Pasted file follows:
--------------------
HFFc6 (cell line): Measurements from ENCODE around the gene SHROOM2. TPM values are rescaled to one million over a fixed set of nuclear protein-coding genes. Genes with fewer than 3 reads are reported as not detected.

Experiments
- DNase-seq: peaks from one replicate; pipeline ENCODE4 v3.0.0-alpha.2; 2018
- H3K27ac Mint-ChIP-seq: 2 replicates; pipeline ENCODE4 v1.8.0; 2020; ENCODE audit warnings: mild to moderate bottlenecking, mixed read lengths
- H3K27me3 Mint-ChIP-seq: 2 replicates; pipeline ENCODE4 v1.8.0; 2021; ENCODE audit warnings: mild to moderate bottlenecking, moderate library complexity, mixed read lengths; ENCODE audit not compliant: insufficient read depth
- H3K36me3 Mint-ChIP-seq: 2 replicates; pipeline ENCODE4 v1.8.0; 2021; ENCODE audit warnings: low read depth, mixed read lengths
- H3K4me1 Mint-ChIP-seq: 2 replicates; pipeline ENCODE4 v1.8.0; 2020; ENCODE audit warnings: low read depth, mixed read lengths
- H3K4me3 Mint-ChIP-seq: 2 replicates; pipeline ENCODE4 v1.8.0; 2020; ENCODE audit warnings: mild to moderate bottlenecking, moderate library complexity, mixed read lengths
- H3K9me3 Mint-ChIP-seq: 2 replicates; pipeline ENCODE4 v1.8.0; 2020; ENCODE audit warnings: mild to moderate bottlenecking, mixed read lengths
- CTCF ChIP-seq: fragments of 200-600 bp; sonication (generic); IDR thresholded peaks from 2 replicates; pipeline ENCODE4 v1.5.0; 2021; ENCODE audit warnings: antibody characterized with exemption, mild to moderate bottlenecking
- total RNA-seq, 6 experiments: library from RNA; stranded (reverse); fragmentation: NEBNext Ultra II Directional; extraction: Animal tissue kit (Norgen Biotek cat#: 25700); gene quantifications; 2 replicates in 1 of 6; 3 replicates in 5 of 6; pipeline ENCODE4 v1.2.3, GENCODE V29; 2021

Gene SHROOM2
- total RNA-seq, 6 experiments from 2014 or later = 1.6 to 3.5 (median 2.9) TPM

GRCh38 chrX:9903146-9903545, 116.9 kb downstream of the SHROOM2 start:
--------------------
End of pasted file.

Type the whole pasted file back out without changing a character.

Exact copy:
HFFc6 (cell line): Measurements from ENCODE around the gene SHROOM2. TPM values are rescaled to one million over a fixed set of nuclear protein-coding genes. Genes with fewer than 3 reads are reported as not detected.

Experiments
- DNase-seq: peaks from one replicate; pipeline ENCODE4 v3.0.0-alpha.2; 2018
- H3K27ac Mint-ChIP-seq: 2 replicates; pipeline ENCODE4 v1.8.0; 2020; ENCODE audit warnings: mild to moderate bottlenecking, mixed read lengths
- H3K27me3 Mint-ChIP-seq: 2 replicates; pipeline ENCODE4 v1.8.0; 2021; ENCODE audit warnings: mild to moderate bottlenecking, moderate library complexity, mixed read lengths; ENCODE audit not compliant: insufficient read depth
- H3K36me3 Mint-ChIP-seq: 2 replicates; pipeline ENCODE4 v1.8.0; 2021; ENCODE audit warnings: low read depth, mixed read lengths
- H3K4me1 Mint-ChIP-seq: 2 replicates; pipeline ENCODE4 v1.8.0; 2020; ENCODE audit warnings: low read depth, mixed read lengths
- H3K4me3 Mint-ChIP-seq: 2 replicates; pipeline ENCODE4 v1.8.0; 2020; ENCODE audit warnings: mild to moderate bottlenecking, moderate library complexity, mixed read lengths
- H3K9me3 Mint-ChIP-seq: 2 replicates; pipeline ENCODE4 v1.8.0; 2020; ENCODE audit warnings: mild to moderate bottlenecking, mixed read lengths
- CTCF ChIP-seq: fragments of 200-600 bp; sonication (generic); IDR thresholded peaks from 2 replicates; pipeline ENCODE4 v1.5.0; 2021; ENCODE audit warnings: antibody characterized with exemption, mild to moderate bottlenecking
- total RNA-seq, 6 experiments: library from RNA; stranded (reverse); fragmentation: NEBNext Ultra II Directional; extraction: Animal tissue kit (Norgen Biotek cat#: 25700); gene quantifications; 2 replicates in 1 of 6; 3 replicates in 5 of 6; pipeline ENCODE4 v1.2.3, GENCODE V29; 2021

Gene SHROOM2
- total RNA-seq, 6 experiments from 2014 or later = 1.6 to 3.5 (median 2.9) TPM

GRCh38 chrX:9903146-9903545, 116.9 kb downstream of the SHROOM2 start: